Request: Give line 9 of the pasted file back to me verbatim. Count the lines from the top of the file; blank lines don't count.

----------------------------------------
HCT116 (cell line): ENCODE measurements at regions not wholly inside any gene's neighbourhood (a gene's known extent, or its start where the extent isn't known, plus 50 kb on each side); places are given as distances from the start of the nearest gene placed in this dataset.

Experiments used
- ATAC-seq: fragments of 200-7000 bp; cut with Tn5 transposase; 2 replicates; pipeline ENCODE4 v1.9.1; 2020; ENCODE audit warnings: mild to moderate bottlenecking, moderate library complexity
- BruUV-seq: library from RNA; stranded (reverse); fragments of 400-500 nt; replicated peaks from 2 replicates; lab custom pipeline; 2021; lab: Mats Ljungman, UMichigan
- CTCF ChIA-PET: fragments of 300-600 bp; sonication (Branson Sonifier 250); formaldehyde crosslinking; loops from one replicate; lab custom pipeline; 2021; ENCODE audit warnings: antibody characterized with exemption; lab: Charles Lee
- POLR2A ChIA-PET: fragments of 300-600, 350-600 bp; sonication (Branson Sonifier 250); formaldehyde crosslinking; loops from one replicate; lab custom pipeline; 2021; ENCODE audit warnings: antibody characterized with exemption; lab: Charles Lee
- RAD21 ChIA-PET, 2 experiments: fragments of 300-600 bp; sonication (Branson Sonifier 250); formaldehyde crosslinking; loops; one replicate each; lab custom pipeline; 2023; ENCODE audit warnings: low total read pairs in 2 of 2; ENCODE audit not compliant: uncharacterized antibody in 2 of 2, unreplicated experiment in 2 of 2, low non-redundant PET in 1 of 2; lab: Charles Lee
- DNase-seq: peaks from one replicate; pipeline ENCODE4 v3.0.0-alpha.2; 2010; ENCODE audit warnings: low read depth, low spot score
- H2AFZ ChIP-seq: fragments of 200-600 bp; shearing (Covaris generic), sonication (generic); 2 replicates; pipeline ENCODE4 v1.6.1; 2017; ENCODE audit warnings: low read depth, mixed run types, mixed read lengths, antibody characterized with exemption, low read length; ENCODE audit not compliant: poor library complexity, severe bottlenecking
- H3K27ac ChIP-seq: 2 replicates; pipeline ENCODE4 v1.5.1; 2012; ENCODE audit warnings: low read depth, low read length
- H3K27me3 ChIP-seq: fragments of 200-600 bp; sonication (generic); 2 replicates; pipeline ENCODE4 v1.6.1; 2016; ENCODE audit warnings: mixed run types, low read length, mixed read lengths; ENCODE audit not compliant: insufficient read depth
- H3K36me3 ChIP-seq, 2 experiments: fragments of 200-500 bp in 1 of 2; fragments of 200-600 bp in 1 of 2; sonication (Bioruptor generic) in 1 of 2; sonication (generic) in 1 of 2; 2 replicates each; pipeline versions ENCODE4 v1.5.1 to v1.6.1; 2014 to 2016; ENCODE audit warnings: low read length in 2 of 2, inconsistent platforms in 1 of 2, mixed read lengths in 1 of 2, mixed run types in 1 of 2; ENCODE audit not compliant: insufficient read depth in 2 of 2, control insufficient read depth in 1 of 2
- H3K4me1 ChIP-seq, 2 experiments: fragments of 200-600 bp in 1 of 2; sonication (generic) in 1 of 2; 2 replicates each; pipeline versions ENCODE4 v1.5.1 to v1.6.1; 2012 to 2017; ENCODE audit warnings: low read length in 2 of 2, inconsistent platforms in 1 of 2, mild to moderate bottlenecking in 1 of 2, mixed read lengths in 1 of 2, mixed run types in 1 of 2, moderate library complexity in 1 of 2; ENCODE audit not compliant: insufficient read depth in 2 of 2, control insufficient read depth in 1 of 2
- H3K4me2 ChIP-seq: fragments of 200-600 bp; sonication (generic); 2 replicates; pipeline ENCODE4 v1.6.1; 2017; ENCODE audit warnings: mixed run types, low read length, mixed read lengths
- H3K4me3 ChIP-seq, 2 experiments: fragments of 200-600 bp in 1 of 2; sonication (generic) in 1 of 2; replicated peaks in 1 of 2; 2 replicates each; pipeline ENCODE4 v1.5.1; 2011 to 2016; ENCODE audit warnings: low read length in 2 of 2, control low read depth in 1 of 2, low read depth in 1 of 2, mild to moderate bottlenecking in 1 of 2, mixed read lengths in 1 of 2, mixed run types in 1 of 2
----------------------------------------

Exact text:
- H2AFZ ChIP-seq: fragments of 200-600 bp; shearing (Covaris generic), sonication (generic); 2 replicates; pipeline ENCODE4 v1.6.1; 2017; ENCODE audit warnings: low read depth, mixed run types, mixed read lengths, antibody characterized with exemption, low read length; ENCODE audit not compliant: poor library complexity, severe bottlenecking